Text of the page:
This document contains notices of pendency before the Department of Labor (the Department) of proposed exemptions from certain of the prohibited transaction restrictions of the Employee Retirement Income Security Act of 1974 (the Act) and/or the Internal Revenue Code of 1986 (the Code).
Written Comments and Hearing Requests
All interested persons are invited to submit written comments or requests for a hearing on the pending exemptions, unless otherwise stated in the Notice of Proposed Exemption, within 45 days from the date of publication of this Federal Register Notice. Comments and requests for a hearing should state: (1) The name, address, and telephone number of the person making the comment or request, and (2) the nature of the person's interest in the exemption and the manner in which the person would be adversely affected by the exemption. A request for a hearing must also state the issues to be addressed and include a general description of the evidence to be presented at the hearing.
Young Men's Christian Association Retirement Fund-Retirement Plan,
The proposed exemptions were requested in applications filed pursuant to section 408(a) of the Act and/or section 4975(c)(2) of the Code, and in accordance with procedures set forth in 29 CFR part 2570, subpart B (55 FR 32836, 32847, August 10, 1990). Effective December 31, 1978, section 102 of Reorganization Plan No. 4 of 1978, 5 U.S.C. App. 1 (1996), transferred the authority of the Secretary of the Treasury to issue exemptions of the type requested to the Secretary of Labor. Therefore, these notices of proposed exemption are issued solely by the Department.
The applications contain representations with regard to the proposed exemptions which are summarized below. Interested persons are referred to the applications on file with the Department for a complete statement of the facts and representations.
The Young Men's Christian Association Retirement FundRetirement Plan, (the Plan) Located in New York, NY, [Application No. D11330]. Proposed Exemption
Based on the facts and representations set forth in the
application, the Department is considering granting an exemption under
the authority of section 408(a) of the Act (or ERISA) and section
4975(c)(2) of the Code and in accordance with the procedures set forth
in 29 CFR part 2570, subpart B (55 FR 32836, 32847, August 10, 1990). Transactions and Conditions
(a) If the proposed exemption is granted, the restrictions of section 406(a) of the Act and the sanctions resulting from the application of section 4975 of the Code, by reason of section 4975(c)(1)(A) through (D) of the Code, shall not apply, effective July 1, 2006, to:
(1) Any arrangement, agreement or understanding between The Young Men's Christian Association Retirement FundRetirement Plan (the Plan) and any participating employer whose employees are covered by the Plan, whereby the time is extended for the making of a contribution by such a participating employer to such Plan, if the following conditions are met:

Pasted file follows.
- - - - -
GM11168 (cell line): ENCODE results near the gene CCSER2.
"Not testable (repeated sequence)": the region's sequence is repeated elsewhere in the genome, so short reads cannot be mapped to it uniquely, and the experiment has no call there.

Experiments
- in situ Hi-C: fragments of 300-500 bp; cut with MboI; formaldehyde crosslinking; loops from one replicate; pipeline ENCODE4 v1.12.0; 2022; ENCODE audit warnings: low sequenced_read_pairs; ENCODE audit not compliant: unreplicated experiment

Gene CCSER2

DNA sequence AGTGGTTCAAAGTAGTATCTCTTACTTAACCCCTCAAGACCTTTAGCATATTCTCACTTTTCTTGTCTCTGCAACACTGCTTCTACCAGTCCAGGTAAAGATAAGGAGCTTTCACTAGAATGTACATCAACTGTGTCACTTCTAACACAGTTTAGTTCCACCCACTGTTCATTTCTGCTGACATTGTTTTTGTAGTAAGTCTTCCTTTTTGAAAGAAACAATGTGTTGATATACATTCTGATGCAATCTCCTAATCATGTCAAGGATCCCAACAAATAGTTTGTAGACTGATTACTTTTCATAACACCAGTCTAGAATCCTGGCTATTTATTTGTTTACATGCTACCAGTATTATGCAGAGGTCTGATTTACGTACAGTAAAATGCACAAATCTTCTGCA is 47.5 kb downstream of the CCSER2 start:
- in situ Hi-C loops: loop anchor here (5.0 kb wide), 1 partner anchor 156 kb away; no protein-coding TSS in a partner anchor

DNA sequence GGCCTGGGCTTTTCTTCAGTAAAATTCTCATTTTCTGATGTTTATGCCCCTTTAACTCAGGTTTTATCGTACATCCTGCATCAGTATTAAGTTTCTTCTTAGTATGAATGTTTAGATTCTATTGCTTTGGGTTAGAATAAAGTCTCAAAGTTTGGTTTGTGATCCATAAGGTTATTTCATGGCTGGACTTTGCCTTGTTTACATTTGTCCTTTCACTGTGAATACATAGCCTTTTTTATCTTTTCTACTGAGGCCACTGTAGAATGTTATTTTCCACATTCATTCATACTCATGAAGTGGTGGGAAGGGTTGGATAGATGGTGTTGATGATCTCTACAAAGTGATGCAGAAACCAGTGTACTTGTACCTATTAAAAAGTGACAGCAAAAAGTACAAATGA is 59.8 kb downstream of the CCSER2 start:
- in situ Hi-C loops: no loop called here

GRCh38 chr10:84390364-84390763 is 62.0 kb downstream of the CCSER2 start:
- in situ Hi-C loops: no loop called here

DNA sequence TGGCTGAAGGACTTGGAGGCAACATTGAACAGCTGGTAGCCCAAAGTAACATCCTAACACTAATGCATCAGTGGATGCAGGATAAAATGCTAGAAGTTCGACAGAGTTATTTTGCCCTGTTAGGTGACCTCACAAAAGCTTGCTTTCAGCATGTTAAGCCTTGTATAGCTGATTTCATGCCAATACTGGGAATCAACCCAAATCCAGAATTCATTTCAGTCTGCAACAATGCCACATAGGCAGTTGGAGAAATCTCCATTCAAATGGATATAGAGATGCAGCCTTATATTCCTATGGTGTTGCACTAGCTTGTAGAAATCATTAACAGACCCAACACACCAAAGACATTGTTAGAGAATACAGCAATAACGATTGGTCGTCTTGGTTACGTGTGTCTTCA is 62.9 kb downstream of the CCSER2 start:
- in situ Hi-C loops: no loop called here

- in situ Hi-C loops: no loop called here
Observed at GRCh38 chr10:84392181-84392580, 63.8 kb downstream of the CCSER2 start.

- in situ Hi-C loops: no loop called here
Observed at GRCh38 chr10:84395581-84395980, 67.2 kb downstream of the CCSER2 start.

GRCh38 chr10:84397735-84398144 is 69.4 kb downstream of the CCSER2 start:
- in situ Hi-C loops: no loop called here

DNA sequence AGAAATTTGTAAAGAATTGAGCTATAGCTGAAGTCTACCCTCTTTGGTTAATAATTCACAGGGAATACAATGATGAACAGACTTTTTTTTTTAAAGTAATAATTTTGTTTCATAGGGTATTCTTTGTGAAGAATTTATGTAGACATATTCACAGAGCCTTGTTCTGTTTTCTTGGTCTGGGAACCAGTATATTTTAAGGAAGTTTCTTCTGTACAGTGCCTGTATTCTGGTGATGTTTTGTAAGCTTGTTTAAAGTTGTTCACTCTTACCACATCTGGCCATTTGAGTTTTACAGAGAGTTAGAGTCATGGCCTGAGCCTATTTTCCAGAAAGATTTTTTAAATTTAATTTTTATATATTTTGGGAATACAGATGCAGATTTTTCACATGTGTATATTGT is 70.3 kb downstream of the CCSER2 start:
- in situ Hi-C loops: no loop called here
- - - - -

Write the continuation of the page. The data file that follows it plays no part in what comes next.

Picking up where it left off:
(i) Prior to entering into such arrangement, agreement or understanding, the Plan has made, or has caused to be made, such reasonable, diligent and systematic efforts as are appropriate under the circumstances to collect such contribution;
(ii) The terms of such arrangement, agreement or understanding are set forth in writing and are reasonable under the circumstances based on the likelihood of collecting such contribution or the approximate expenses that would be incurred if the Plan continued to attempt to collect such contribution through means other than such arrangement, agreement or understanding;
(iii) Such arrangement, agreement or understanding is entered into or renewed by the Plan in connection with the collection of such contribution and for the exclusive purpose of facilitating the collection of such contribution;
(iv) The Plan's procedures and the guidelines to be followed in undertaking to collect such contributions are described in a notice provided to all the employers participating in the Plan. This notice details the Plan's standard operating guidelines for the collection of late employer contributions (the Notice). The Notice provided to all participating employers contains the methodology of the Plan that applies with respect to the determination to extend the time period for the making of such delinquent contribution or to permit such delinquent contribution to be made in periodic payments. New participating employers will receive the Notice within 30 days of signing the written participation agreement; and
(v) The extension of time does not apply to any failure of an employer to timely remit participant contributions to the Plan. (2) A determination by the Plan to consider a contribution due to the Plan from any participating employer any of whose employees are covered by the Plan as uncollectible and to terminate efforts to collect such contribution, if the following conditions are met: (i) Prior to making such determination, the Plan has made, or has caused to be made, such reasonable, diligent and systematic efforts as are appropriate under the circumstances to collect such contribution or any part thereof;
(ii) Such determination is set forth in writing and is reasonable and appropriate based on the likelihood of collecting such contribution or the approximate expenses that would be incurred if the Plan continued to attempt to collect such contribution or any part thereof; (iii) The Notice provided to all participating employers, which is described in section (a)(1)(iv) above, must also contain the methodology used by the Plan with respect to the determination that the delinquent contribution is uncollectible and in deciding to terminate efforts to collect such contribution; and